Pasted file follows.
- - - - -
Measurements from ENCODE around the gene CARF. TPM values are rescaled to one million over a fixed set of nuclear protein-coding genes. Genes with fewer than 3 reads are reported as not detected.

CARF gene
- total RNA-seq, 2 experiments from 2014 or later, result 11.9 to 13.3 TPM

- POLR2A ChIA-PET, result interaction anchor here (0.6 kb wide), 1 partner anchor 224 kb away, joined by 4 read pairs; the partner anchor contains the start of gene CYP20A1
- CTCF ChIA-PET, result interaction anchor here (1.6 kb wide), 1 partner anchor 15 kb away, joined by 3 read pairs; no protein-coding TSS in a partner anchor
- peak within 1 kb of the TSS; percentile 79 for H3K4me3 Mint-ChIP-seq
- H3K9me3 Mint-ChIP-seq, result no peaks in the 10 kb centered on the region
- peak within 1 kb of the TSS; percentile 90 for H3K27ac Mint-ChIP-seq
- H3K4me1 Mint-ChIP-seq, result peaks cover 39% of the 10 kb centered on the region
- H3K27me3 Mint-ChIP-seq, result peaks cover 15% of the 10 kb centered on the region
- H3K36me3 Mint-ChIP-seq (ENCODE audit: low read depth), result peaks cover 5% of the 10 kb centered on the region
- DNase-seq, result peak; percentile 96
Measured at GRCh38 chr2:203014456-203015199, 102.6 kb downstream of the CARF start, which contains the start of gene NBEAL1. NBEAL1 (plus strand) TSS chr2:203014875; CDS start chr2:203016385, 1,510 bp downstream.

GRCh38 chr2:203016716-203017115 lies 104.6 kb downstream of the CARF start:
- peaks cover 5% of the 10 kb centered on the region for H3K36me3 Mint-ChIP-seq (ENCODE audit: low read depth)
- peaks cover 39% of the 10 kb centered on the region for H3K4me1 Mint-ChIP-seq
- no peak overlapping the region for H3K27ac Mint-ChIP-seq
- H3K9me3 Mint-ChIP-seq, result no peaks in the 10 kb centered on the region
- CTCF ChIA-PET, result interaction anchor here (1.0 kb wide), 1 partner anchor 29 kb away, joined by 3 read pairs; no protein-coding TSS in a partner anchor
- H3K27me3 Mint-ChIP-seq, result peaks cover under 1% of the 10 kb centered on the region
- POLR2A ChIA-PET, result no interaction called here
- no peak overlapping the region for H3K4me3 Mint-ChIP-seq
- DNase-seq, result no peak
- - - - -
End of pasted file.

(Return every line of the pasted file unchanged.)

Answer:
Measurements from ENCODE around the gene CARF. TPM values are rescaled to one million over a fixed set of nuclear protein-coding genes. Genes with fewer than 3 reads are reported as not detected.

CARF gene
- total RNA-seq, 2 experiments from 2014 or later, result 11.9 to 13.3 TPM

- POLR2A ChIA-PET, result interaction anchor here (0.6 kb wide), 1 partner anchor 224 kb away, joined by 4 read pairs; the partner anchor contains the start of gene CYP20A1
- CTCF ChIA-PET, result interaction anchor here (1.6 kb wide), 1 partner anchor 15 kb away, joined by 3 read pairs; no protein-coding TSS in a partner anchor
- peak within 1 kb of the TSS; percentile 79 for H3K4me3 Mint-ChIP-seq
- H3K9me3 Mint-ChIP-seq, result no peaks in the 10 kb centered on the region
- peak within 1 kb of the TSS; percentile 90 for H3K27ac Mint-ChIP-seq
- H3K4me1 Mint-ChIP-seq, result peaks cover 39% of the 10 kb centered on the region
- H3K27me3 Mint-ChIP-seq, result peaks cover 15% of the 10 kb centered on the region
- H3K36me3 Mint-ChIP-seq (ENCODE audit: low read depth), result peaks cover 5% of the 10 kb centered on the region
- DNase-seq, result peak; percentile 96
Measured at GRCh38 chr2:203014456-203015199, 102.6 kb downstream of the CARF start, which contains the start of gene NBEAL1. NBEAL1 (plus strand) TSS chr2:203014875; CDS start chr2:203016385, 1,510 bp downstream.

GRCh38 chr2:203016716-203017115 lies 104.6 kb downstream of the CARF start:
- peaks cover 5% of the 10 kb centered on the region for H3K36me3 Mint-ChIP-seq (ENCODE audit: low read depth)
- peaks cover 39% of the 10 kb centered on the region for H3K4me1 Mint-ChIP-seq
- no peak overlapping the region for H3K27ac Mint-ChIP-seq
- H3K9me3 Mint-ChIP-seq, result no peaks in the 10 kb centered on the region
- CTCF ChIA-PET, result interaction anchor here (1.0 kb wide), 1 partner anchor 29 kb away, joined by 3 read pairs; no protein-coding TSS in a partner anchor
- H3K27me3 Mint-ChIP-seq, result peaks cover under 1% of the 10 kb centered on the region
- POLR2A ChIA-PET, result no interaction called here
- no peak overlapping the region for H3K4me3 Mint-ChIP-seq
- DNase-seq, result no peak